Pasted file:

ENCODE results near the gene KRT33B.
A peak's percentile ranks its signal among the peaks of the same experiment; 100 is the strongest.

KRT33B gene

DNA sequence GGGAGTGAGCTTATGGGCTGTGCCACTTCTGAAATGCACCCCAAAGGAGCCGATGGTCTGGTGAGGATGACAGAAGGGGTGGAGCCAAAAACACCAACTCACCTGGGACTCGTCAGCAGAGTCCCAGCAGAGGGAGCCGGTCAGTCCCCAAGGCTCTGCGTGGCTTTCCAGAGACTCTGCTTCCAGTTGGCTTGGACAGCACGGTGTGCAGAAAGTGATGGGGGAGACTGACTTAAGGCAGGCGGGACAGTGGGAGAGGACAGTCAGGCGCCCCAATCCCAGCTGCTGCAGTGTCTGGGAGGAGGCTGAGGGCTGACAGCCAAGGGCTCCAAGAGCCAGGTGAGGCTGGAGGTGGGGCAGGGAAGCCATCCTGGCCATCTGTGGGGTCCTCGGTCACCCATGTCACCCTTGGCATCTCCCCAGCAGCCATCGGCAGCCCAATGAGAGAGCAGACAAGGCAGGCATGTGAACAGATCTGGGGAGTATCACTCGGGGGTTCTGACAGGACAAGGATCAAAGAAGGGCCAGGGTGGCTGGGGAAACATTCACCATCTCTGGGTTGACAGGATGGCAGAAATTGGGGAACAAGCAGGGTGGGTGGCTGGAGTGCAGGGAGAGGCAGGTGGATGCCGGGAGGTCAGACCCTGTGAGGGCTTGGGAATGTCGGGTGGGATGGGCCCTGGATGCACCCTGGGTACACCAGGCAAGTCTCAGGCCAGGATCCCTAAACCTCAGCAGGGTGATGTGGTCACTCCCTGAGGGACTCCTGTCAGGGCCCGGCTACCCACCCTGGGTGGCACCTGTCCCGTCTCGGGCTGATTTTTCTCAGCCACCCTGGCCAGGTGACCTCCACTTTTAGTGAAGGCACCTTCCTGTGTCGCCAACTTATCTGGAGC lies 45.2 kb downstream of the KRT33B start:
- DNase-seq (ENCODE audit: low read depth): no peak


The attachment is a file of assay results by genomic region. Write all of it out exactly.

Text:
ENCODE results near the gene KRT33B.
A peak's percentile ranks its signal among the peaks of the same experiment; 100 is the strongest.

KRT33B gene

DNA sequence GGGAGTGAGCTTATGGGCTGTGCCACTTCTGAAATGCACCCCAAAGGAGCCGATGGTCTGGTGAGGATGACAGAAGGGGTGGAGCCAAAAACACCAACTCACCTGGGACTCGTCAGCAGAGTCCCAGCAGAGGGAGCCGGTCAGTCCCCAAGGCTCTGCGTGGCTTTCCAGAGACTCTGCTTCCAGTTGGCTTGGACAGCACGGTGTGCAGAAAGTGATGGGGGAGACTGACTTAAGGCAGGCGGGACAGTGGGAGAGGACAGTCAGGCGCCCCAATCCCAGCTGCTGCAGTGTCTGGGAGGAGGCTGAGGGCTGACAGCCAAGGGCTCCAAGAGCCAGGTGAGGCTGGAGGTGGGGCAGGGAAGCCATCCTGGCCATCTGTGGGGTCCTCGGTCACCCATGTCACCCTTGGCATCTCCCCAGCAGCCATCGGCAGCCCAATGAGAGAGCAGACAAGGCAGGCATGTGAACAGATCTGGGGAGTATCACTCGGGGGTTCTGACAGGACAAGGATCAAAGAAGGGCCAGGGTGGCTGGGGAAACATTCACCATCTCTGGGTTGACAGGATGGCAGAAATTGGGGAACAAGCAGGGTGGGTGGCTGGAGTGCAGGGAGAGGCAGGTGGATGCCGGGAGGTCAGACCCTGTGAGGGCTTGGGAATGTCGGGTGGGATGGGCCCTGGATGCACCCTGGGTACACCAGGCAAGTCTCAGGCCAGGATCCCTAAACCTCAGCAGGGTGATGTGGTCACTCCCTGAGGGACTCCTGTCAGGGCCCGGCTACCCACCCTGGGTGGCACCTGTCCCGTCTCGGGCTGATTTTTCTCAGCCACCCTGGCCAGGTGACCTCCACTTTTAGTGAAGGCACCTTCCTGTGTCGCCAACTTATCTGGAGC lies 45.2 kb downstream of the KRT33B start:
- DNase-seq (ENCODE audit: low read depth): no peak